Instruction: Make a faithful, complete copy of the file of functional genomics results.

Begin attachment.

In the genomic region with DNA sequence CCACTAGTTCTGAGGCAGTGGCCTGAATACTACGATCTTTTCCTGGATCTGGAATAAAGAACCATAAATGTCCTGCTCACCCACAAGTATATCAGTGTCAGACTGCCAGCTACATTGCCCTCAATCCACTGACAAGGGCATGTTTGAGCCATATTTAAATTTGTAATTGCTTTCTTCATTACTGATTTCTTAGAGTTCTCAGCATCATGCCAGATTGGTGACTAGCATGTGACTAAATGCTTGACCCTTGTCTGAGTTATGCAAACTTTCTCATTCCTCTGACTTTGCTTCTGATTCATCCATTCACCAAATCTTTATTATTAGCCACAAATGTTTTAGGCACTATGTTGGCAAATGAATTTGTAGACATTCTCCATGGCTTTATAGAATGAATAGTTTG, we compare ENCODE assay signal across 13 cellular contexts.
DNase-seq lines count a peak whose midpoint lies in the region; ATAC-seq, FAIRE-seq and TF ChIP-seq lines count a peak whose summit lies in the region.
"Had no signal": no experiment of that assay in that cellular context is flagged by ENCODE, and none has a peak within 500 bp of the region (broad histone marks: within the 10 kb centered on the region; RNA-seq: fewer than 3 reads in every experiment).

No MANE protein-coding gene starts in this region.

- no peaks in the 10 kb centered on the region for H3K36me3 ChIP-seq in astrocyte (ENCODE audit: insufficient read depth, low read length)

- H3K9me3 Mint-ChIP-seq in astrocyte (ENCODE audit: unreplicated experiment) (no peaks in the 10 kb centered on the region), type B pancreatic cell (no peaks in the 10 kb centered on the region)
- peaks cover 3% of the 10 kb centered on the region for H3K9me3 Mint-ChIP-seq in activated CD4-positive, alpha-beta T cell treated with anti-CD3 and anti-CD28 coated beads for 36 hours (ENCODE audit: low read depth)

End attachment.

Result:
In the genomic region with DNA sequence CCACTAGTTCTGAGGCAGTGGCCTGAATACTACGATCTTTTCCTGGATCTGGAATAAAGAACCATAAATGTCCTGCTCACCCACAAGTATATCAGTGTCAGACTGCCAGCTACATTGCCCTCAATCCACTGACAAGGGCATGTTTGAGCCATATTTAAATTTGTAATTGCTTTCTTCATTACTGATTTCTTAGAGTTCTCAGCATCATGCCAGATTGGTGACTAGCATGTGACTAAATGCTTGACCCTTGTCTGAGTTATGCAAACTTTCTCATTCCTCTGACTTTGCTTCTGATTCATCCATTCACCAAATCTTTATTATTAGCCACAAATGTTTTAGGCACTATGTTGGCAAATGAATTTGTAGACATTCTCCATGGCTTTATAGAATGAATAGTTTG, we compare ENCODE assay signal across 13 cellular contexts.
DNase-seq lines count a peak whose midpoint lies in the region; ATAC-seq, FAIRE-seq and TF ChIP-seq lines count a peak whose summit lies in the region.
"Had no signal": no experiment of that assay in that cellular context is flagged by ENCODE, and none has a peak within 500 bp of the region (broad histone marks: within the 10 kb centered on the region; RNA-seq: fewer than 3 reads in every experiment).

No MANE protein-coding gene starts in this region.

- no peaks in the 10 kb centered on the region for H3K36me3 ChIP-seq in astrocyte (ENCODE audit: insufficient read depth, low read length)

- H3K9me3 Mint-ChIP-seq in astrocyte (ENCODE audit: unreplicated experiment) (no peaks in the 10 kb centered on the region), type B pancreatic cell (no peaks in the 10 kb centered on the region)
- peaks cover 3% of the 10 kb centered on the region for H3K9me3 Mint-ChIP-seq in activated CD4-positive, alpha-beta T cell treated with anti-CD3 and anti-CD28 coated beads for 36 hours (ENCODE audit: low read depth)